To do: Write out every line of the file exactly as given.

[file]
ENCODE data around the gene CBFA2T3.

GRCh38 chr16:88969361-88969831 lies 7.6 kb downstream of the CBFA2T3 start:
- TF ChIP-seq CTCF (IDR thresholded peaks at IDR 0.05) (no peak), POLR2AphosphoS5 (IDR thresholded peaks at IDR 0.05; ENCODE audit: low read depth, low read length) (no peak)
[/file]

ENCODE data around the gene CBFA2T3.

GRCh38 chr16:88969361-88969831 lies 7.6 kb downstream of the CBFA2T3 start:
- TF ChIP-seq CTCF (IDR thresholded peaks at IDR 0.05) (no peak), POLR2AphosphoS5 (IDR thresholded peaks at IDR 0.05; ENCODE audit: low read depth, low read length) (no peak)